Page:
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A PAIR OF GEORGE II MAHOGANY HALL ARMCHAIRS
A PAIR OF GEORGE II MAHOGANY HALL ARMCHAIRS
A PAIR OF GEORGE II MAHOGANY HALL ARMCHAIRS
A PAIR OF GEORGE II MAHOGANY HALL ARMCHAIRS
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A PAIR OF GEORGE II MAHOGANY HALL ARMCHAIRS

CIRCA 1750

Details
A PAIR OF GEORGE II MAHOGANY HALL ARMCHAIRS
CIRCA 1750
Each with scrolled crestrail over turned spindles above out-scrolled arms and solid saddle seat, on cabriole legs, each numbered in chalk 5-37, with inventory label inscribed D.R. 53.1873
Provenance
Acquired from Needham's Antiques, New York, February 1972.
Literature
D. Fennimore et al., The David and Peggy Rockefeller Collection: Decorative Arts, New York, 1992, vol. IV, p. 280, no. 283.
Special Notice

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Lot Essay

This pair of hall armchairs relates very closely to a chair illustrated in Michael Harding-Hill, Windsor Chairs, London, 2003, p. 76, and to another similar chair exhibited by Witney Antiques at the 1997 Grosvenor House Art and Antiques Fair. Although these chairs share similar constructional characteristics with provincial Windsor chairs, including turned spindles and solid seats, Windsor chairs are associated with more rural areas, such as the Thames valley, where they would have commonly been fashioned from timbers such as ash, yew and elm. The use of finest mahogany for these grand chairs, coupled with the high quality of construction, suggests that these chairs were likely made by a major London cabinetmaker of the period.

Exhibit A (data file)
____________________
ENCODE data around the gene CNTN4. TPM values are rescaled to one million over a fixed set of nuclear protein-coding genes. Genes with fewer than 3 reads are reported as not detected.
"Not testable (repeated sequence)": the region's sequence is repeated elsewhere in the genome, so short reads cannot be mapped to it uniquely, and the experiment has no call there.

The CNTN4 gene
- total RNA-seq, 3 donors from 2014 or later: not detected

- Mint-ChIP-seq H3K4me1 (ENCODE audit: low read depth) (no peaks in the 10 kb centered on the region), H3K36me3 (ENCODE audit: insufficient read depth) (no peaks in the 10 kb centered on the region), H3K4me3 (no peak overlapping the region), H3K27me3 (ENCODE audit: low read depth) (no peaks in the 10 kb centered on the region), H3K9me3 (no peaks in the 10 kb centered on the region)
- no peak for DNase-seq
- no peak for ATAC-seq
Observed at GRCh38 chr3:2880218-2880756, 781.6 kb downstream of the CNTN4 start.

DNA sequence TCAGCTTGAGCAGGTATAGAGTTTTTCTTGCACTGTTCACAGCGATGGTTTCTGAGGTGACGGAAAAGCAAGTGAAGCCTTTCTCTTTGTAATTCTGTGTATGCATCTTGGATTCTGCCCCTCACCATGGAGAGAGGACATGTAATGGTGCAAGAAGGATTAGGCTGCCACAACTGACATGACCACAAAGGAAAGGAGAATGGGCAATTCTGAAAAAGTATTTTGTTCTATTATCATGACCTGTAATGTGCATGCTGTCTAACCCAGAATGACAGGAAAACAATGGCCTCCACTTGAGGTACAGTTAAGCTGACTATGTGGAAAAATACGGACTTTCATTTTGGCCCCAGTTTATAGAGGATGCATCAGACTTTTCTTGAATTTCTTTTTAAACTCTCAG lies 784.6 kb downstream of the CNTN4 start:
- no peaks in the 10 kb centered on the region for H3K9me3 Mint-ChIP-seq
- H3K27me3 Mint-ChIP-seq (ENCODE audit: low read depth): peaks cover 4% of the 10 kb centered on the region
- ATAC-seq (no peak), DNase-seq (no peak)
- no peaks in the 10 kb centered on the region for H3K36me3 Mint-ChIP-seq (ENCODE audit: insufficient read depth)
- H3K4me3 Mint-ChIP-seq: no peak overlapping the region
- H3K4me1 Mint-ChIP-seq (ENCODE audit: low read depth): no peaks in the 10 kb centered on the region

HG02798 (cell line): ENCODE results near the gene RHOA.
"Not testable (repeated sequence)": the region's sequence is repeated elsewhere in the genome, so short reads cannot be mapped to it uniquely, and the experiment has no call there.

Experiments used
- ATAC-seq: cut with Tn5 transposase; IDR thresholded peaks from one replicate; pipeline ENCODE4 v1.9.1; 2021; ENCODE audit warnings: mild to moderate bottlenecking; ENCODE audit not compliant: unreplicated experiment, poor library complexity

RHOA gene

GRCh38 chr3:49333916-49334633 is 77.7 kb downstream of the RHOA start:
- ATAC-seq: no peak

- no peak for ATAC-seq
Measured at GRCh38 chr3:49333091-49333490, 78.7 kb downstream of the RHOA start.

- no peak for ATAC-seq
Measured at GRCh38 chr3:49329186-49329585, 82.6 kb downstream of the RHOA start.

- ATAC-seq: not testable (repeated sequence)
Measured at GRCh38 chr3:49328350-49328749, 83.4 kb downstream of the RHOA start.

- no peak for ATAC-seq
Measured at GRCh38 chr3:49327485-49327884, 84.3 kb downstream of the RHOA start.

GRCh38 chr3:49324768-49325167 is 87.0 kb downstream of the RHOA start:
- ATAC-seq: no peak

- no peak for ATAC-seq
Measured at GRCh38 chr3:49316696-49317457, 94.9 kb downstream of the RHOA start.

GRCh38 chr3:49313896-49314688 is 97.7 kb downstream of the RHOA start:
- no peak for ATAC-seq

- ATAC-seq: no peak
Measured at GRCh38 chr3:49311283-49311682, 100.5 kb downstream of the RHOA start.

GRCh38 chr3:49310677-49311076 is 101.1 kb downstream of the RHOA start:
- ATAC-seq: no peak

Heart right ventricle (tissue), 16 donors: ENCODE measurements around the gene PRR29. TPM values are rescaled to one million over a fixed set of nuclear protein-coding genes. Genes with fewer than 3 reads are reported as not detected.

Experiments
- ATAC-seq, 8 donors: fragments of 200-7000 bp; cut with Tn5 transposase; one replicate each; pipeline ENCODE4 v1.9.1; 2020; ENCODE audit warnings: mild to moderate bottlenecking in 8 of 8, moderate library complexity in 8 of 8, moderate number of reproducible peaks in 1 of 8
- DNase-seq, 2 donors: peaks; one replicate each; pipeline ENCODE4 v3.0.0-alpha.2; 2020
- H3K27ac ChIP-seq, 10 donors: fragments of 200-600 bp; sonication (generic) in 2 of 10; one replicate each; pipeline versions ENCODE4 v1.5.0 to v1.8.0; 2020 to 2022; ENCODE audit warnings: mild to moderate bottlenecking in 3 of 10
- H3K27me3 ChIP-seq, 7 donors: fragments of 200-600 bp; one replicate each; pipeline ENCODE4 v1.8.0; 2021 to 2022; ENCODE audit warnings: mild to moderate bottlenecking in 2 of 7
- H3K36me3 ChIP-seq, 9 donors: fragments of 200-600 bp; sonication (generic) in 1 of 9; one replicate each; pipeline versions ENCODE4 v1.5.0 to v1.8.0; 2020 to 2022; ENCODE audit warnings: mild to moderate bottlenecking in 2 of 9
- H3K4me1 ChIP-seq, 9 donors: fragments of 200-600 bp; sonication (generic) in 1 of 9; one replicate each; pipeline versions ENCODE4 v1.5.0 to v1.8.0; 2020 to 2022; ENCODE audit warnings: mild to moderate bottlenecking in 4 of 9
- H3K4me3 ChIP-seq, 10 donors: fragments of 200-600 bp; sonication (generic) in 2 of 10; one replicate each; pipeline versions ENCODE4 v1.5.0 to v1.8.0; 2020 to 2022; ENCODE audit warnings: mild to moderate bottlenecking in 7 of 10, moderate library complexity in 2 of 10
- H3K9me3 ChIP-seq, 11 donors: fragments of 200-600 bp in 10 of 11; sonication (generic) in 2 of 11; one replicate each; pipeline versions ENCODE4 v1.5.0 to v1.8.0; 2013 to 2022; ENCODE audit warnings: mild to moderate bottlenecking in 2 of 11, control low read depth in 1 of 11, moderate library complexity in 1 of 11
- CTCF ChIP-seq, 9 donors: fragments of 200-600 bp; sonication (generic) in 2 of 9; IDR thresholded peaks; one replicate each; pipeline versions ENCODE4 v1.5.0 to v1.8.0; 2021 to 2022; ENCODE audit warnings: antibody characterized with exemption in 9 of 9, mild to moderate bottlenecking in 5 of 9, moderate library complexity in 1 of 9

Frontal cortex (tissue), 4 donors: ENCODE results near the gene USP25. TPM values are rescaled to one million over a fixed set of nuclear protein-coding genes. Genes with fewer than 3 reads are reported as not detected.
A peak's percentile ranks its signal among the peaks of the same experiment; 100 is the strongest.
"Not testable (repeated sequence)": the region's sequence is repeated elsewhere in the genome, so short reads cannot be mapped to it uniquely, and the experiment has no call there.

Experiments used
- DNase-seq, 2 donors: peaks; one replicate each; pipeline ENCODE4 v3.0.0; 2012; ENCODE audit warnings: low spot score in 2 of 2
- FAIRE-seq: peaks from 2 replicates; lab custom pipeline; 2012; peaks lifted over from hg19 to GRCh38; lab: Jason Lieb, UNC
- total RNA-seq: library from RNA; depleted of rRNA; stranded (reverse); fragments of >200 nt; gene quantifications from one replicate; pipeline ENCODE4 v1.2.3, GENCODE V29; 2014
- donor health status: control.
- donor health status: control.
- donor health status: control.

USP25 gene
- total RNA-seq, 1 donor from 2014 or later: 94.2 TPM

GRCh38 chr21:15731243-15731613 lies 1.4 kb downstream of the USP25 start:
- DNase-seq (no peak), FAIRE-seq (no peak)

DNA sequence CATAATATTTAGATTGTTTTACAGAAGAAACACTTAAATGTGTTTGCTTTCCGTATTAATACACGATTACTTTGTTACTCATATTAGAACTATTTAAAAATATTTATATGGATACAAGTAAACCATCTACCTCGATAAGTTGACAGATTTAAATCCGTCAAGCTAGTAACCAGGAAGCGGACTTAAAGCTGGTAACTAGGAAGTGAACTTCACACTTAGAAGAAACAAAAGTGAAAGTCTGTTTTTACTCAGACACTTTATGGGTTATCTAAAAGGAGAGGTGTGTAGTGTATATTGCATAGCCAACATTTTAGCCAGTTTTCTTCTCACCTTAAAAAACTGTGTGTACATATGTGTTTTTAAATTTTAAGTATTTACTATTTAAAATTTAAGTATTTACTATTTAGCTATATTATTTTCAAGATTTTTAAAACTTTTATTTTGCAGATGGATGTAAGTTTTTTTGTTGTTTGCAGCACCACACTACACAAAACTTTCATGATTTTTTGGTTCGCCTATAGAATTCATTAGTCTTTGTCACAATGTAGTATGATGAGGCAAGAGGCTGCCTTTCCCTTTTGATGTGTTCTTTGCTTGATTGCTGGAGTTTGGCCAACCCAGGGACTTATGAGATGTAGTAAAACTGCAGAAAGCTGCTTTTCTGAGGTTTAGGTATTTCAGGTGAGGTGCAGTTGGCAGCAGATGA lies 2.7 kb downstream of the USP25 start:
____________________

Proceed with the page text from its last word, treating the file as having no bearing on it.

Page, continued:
These chairs are similar to a group of armchairs with vase-capped baluster splats which probably formed part of a larger set, one from the Collection of Professor Sir Albert Richardson, P.R.A., sold Christie’s London 18-19 September, lot 31 (£32,500) and another sold Christie's London, 22 April 2004, lot 29 (£45,410). These chairs are based on the designs of the Windsor chair and are related to a 1750s pattern executed by Richard Hewett at Slough, (see N. Goyne Evans, 'A History and Background of English Windsor Furniture', Furniture History, 1979, pp. 24-53, pl. 84), although he is unlikely their enigmatic maker. A closely related set of fine mahogany armchairs, conceivably by the same maker, line the marble hall at Holkham Hall, the Norfolk seat of the Earls of Leicester. A further pair of related George II mahogany armchairs was sold, Sotheby's New York, 11 & 12 April 1997, lot 751 ($46,000).

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